CSA 2011- Boston Uncommon: Revolution & Evolution in Dress- Symposium Recap Part I

This past week was the annual Costume Society of America Symposium, “Boston Uncommon: Revolution and Evolution in Dress”.  Although I have been a member of CSA for several years, this was the first time that I was able to actually attend the conference– and on many levels I found the experience to be extremely rewarding.

The schedule was packed with concurrent presentations, panels, and professional development sessions, along with a visit to the Museum of Fine Arts as well as trip to the MIT Museum.  As a natural continuation from the Angels restoration project that took place pre-symposium at the William Hickling Prescott House on Tuesday, a care of collections workshop started the day on Wednesday, led by Margaret Ordonez from the University of Rhode Island. With the assistance of several students from her program, a variety of demonstrations were given that showcased practical skills for the proper handling and preservation of fragile textiles and costume pieces.  The workshop offered an abundance of tips useful to the novice conservationist, as well as those caring for professional collections.  While the opportunity to attend a workshop like this could be useful to anyone interested in working with antique clothing and textiles, participating in the workshop with so many people who already had extensive backgrounds in conservation (with many insightful commentaries of their own to contribute) made it especially valuable.

Later that afternoon, the first of four professional development sessions was offered, “Professionally Speaking: A Career in Costume and Fashion”.  This session, which was organized by Ariele Elia and Howard Vincent Kurtz, drew from the expertise of a variety of industry professionals and was particularly interesting as the panelists focused on strategies applicable to different professions and offered advice that could apply dually to a more specialized career track as well as more general career development for students and beyond.  I found this panel to be particularly well organized, and I really appreciated hearing the different perspectives of the multiple speakers, as well as learning about their own personal career trajectories.  The day concluded with a really interesting presentation from the keynote speaker, Laurel Thatcher Ulrich, who looked at American revolutionary history and the cultural evolutions that came with time, as traced through objects of material culture such as the tricorn hat and Native American rose blankets.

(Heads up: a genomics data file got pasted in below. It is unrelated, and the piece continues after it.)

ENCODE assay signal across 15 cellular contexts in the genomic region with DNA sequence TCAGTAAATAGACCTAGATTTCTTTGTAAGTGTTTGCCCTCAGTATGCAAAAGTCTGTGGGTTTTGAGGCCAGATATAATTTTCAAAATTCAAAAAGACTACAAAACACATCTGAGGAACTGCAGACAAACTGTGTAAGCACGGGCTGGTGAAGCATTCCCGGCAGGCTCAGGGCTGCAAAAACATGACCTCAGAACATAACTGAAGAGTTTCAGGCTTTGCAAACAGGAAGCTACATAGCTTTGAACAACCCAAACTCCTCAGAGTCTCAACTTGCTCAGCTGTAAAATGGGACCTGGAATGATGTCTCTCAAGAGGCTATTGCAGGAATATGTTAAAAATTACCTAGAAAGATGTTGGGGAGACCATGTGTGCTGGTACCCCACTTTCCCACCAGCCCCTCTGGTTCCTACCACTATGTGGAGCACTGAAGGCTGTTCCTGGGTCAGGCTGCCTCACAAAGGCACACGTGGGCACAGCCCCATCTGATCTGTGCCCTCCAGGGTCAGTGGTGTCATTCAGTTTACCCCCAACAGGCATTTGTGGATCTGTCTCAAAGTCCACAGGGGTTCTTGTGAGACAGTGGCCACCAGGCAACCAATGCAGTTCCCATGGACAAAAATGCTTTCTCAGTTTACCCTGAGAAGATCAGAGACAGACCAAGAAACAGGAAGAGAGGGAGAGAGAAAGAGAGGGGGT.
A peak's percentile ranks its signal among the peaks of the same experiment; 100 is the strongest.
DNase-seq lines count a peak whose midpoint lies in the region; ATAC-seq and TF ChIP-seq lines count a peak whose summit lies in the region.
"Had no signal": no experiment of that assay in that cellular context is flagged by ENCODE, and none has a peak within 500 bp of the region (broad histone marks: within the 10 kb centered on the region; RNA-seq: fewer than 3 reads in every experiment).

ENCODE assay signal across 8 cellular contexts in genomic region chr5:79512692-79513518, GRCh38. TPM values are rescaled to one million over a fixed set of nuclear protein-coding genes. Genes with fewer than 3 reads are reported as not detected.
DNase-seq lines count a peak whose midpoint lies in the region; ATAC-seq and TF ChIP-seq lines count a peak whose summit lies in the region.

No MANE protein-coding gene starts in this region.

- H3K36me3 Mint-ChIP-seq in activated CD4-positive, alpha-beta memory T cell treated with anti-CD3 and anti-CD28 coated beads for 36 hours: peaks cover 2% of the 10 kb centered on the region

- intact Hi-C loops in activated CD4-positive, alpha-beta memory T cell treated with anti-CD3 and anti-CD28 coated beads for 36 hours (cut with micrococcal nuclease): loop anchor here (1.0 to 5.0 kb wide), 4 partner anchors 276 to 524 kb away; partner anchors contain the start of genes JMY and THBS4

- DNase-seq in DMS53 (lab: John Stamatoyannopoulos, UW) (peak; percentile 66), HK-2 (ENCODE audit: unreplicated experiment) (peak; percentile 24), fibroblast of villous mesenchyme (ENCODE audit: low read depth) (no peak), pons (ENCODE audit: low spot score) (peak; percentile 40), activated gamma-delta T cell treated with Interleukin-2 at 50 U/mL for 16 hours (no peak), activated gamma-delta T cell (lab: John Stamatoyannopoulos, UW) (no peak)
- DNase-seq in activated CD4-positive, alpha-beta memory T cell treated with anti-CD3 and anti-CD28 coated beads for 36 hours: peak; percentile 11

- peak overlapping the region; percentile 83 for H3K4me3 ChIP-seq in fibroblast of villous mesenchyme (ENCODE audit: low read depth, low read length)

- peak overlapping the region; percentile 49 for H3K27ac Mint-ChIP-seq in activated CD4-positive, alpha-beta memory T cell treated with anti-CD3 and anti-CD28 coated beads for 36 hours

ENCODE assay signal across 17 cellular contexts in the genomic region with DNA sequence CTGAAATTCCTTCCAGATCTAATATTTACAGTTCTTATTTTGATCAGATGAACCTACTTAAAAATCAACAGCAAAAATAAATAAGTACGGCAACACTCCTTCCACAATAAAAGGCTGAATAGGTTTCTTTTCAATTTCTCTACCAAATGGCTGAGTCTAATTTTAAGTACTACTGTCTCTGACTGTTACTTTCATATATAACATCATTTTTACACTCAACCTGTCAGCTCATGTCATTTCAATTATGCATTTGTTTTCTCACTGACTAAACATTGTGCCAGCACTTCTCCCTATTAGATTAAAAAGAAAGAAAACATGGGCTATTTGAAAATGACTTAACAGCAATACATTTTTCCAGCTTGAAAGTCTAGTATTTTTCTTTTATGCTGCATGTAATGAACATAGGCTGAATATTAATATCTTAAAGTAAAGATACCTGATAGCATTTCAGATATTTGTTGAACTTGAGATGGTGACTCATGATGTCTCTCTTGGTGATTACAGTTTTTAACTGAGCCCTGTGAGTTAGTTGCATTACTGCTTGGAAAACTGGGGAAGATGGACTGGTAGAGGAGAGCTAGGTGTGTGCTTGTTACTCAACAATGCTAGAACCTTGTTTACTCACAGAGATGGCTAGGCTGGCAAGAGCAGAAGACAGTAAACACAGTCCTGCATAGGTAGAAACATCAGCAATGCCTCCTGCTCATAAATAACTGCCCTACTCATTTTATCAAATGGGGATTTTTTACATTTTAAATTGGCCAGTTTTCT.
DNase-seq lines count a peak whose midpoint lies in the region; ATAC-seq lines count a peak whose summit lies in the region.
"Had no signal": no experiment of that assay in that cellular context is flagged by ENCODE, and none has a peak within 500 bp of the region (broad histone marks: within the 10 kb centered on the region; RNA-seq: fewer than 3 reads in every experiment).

Thursday began with the annual meeting, in which the particularly poignant issue of a potential name change for the organization was a main topic of conversation.  In a growing area of interest, in which terms such as costume, fashion, and dress all can take on various meanings that are subject to context—the discussion about changing the name of the organization to the Dress Society rather than the Costume Society, seems to be a timely one.  In my personal experience, the term that seems to elicit the most confusion in general conversation is costume.  While I do understand some members concerns about heritage, it seems that dress is a more all-encompassing term that more accurately represents the multifarious interests of the diverse membership of the costume society.  However, the issue remains open for debate, and it will be interesting to see how the rest of the general membership feels.

Presenter Anne Bissonnette

After the annual meeting, Thursday was packed with juried paper presentations that ranged from  Rebecca Jumper Matheson’s examination of the career of tween fashion designer Emily Wilkinson, to Jean Parsons paper “Integrating History and Design: Patent, Process, and Invention”, to a look at the work of Erté and Walska by Louise Coffey-Webb.  It was impossible to see and do everything, but one standout from the day for me was the Richard Martin Exhibition award presentation by Kevin Jones and Christina Johnson from FIDM’s Museum for their past show, High Style: Betsy Bloomingdale and the Haute Couture.  I found their anecdotal discussion of how the exhibition came together, certain key choices were made, and their working relationship with Betsy Bloomingdale to be really interesting and inspiring.  They provided a really wonderful glimpse into many of the important decisions that go into creating an exhibition, and they were able to connect even the most mundane logistical decisions that they were confronted with to the greater work as a whole, in a way that really exemplified the labor of love that goes into creating an exhibition, while simultaneously communicating the generosity and passion for clothing that their donor and subject had as well.  Later that evening a screening of a documentary film about the exhibition was shown, which looked deeper into the life of Betsy Bloomingdale.  For those working at non-profit and educational institutions, copies of this documentary are available through the FIDM Museum.

Image from the FIDM Museum Blog, caption: Mrs. Bloomingdale's first view of the exhibition catalog. From left to right: Christina Johnson, Betsy Bloomingdale, Barbara Bundy (VP of FIDM), Kevin Jones



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1 Comment

  • Kat June 16, 2011 10.58 am

    Excellent first part review! Glad the young professionals panel met your expectations. Ariele is awesome at that kind of stuff!!


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